Choosing an Education Projector: Specs and Features
Several additional features impact an education projector’s overall picture quality. This holds true for interactive, short throw and network projectors.
Most education projectors are based on DLP or LCD technology. Digital light processing (DLP) is the most-used projector tech for all types of applications. This includes the most basic projectors to the most advanced, such as those used in high-end digital theaters.
All projectors use some type of light source to create projected images. There are three options: LEDs, lamps, and lasers.
LEDs are used in pico projectors – tiny models designed to be extremely portable. Many are so small they can fit in a pocket or purse. They can be a great way to extend resources among classrooms. LED light sources are eco-friendly. They consume less power and generate less heat than traditional bulbs. They’re also mercury-free, for easier disposal and less hazardous waste. Because LEDs don’t contain a filament, they last significantly longer than traditional bulbs. They power on in an instant, for a fast startup – another reason they’re great classroom projectors. LED projectors are also cooler and quieter to operate than lamp-based projectors. On the downside, LED-based projectors are typically not as bright as those powered by other light sources. This can limit their use in some applications. In terms of lifespan, LED-based education projectors reign supreme, with over 30,000 hours of operational life.
Lamp-based education projectors have been around the longest and are the least expensive. Because of this, they can be cost-effective for lower-use applications. They’re common and popular classroom projectors. For frequent use, however, the need to replace bulbs and clean filters increase their total cost of ownership. Lamp replacement can also cause downtime, interrupting class when a bulb unexpectedly blows out. Lamp brightness and color tend to fade. However, the impact of this is often minimal. Because it happens over time it’s often not noticed. The lifespan of lamp-based projectors is shorter than LED- or laser-based projectors, typically 10,000 hours. Traditional bulbs are also the least eco-friendly option. They contain mercury and require appropriate disposal to minimize harm.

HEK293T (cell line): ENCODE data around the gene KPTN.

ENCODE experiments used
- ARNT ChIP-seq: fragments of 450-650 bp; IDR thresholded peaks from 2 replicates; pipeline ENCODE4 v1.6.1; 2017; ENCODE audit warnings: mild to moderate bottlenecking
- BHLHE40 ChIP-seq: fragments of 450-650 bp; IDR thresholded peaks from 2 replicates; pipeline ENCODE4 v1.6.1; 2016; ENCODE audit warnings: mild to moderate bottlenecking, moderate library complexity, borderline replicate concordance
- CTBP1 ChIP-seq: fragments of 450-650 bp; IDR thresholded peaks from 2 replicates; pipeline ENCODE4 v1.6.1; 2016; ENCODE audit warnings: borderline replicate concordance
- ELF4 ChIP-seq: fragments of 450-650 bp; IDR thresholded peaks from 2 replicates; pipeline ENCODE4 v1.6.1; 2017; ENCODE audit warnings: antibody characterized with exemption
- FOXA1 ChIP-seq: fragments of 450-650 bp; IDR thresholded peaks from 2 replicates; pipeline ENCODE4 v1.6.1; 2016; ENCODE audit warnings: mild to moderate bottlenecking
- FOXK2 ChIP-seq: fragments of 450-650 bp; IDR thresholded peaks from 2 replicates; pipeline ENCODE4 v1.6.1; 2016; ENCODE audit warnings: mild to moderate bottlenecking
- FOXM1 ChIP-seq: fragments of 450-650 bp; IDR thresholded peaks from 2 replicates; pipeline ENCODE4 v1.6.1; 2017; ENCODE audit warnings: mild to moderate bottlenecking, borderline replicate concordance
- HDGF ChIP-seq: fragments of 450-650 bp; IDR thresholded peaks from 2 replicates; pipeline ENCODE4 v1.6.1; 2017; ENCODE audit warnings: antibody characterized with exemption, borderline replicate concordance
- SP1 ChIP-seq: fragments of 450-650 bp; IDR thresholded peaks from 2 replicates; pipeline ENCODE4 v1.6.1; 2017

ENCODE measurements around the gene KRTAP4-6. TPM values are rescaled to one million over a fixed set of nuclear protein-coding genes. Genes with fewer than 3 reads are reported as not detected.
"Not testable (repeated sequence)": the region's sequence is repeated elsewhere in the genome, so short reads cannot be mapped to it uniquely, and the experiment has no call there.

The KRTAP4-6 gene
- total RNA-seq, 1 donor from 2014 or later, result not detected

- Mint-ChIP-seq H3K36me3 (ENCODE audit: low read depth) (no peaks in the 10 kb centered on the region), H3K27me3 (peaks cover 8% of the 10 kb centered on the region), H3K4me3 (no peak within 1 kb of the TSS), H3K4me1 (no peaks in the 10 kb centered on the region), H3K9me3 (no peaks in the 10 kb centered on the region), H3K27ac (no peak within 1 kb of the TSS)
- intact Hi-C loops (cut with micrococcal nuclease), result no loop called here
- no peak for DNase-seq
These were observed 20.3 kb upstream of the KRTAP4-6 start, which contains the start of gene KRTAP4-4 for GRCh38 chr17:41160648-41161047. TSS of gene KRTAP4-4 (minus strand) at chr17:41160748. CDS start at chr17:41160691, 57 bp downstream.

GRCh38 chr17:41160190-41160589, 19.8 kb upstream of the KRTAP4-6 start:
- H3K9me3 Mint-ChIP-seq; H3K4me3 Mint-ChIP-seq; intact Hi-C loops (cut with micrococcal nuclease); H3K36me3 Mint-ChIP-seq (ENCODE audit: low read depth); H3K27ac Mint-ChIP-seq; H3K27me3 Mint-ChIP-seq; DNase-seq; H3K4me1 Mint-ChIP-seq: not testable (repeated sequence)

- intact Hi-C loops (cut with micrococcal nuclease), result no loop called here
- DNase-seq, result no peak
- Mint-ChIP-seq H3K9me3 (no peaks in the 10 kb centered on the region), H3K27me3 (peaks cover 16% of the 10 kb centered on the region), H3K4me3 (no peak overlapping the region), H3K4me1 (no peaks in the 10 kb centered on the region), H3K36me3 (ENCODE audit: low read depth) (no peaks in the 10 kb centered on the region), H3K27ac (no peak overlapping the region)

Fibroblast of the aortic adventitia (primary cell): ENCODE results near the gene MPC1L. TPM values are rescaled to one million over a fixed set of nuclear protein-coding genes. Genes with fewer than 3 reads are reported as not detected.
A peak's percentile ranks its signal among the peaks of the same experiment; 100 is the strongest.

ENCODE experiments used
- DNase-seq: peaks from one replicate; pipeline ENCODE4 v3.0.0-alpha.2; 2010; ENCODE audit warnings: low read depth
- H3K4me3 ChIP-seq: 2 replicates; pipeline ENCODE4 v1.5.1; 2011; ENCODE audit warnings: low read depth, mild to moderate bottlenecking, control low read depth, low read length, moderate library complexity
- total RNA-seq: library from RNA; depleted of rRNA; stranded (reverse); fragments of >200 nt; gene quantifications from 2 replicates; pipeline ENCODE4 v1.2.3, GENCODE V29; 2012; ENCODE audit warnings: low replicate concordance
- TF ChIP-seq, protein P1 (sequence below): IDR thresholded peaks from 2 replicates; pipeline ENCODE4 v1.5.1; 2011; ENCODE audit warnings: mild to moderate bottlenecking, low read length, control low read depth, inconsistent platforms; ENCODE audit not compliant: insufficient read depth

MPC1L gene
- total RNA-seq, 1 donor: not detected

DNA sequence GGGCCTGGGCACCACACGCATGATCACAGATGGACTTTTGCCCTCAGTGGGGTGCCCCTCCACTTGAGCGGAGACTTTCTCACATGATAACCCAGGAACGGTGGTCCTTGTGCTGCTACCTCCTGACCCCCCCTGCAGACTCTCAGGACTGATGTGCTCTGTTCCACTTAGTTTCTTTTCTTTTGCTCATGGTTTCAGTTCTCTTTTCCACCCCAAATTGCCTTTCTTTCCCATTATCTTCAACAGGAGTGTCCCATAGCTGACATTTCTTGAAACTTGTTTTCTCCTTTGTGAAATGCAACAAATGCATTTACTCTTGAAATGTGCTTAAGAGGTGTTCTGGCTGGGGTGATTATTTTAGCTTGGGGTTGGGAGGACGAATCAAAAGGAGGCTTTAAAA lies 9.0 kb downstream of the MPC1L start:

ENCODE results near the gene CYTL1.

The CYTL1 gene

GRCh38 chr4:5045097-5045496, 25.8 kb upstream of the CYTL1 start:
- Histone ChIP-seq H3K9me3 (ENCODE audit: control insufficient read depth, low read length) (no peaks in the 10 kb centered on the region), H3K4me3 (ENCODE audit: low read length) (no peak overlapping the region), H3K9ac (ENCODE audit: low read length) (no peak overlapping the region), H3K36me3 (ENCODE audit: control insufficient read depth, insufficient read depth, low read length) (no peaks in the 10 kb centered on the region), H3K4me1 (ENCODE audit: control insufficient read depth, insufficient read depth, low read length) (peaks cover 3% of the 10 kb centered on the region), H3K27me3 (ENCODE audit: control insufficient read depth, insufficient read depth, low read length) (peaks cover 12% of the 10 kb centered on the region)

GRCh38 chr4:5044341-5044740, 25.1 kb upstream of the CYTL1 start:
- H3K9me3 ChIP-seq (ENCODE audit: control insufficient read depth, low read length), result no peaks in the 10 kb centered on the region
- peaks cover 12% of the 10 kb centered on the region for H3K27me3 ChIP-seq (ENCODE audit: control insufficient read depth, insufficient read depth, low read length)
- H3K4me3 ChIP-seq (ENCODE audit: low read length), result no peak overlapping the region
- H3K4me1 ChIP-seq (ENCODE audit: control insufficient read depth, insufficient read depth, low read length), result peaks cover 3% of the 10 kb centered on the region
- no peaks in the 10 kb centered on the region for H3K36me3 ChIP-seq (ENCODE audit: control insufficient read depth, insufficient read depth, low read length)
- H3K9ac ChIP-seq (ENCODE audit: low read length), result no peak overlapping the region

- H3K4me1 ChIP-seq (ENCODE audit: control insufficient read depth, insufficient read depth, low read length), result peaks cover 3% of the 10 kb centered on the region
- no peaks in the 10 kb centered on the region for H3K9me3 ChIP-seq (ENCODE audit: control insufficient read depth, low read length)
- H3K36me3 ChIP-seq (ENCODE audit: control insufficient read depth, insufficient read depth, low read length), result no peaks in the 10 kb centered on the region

Laser is the latest thing in projection light source technology. It offers several advantages. Education projectors with laser light sources have a higher up-front cost. But they can be quite cost-effective over time. This is thanks to their longer lifespan and lower maintenance needs. Laser projectors deliver precise color and high brightness levels that remain stable across their 20,000 hours of life. Another helpful feature for education is instant on/off. Unlike lamp-based projectors, lasers need no warm-up period. This adds efficiency and conserves valuable class time. Laser is a mercury-free, eco-friendly option. It consumes less power than traditional lamp-based projectors.
Color Processing Technology
Most education projectors will include some type of technology to enhance color performance. One of the better known is BrlliantColor™ by Texas Instruments. It’s used in many projector brands. Some manufacturers offer proprietary tech to expand upon BrilliantColor benefits. This includes ViewSonic SuperColor™. This unique color wheel design delivers higher brightness and a wider range of true-to-life colors. The result is an immersive viewing experience in any lighting condition.
Native resolution refers to the number of pixels a projector has available to create an image. It’s typically shortened to simply “resolution.” The first number represents the number of pixels in each horizontal row. The second is the number of pixels in each vertical column. Multiplying the two delivers the total number of pixels the projector can display. The higher the resolution, the more pixels.
Resolution is the number of dots or pixels used to display an image. Higher resolutions mean that more pixels are used to create the image resulting in a crisper, cleaner image. High resolution is important for projecting detailed charts and graphs, text, and high-definition video. The resolution is indicated by a number combination such as 1920 x 1200. This indicates that there are 1920 dots horizontally across the display by 1200 lines of dots vertically, equaling 2,304,000 total dots that make up the image seen on the screen.
Higher-resolution education projectors can display a greater degree of detail. They reduce or eliminate visible pixelation, for crisper viewing at a closer range. They’re also more compatible with high-definition source content. For the most part, as resolution increases, so does cost. In general, for classroom use, ultra-high resolution isn’t needed for typical viewing material. Exceptions may include specialized classes with high-detail content such as science, technology or math.
For more news, please pay attention to sign trade show.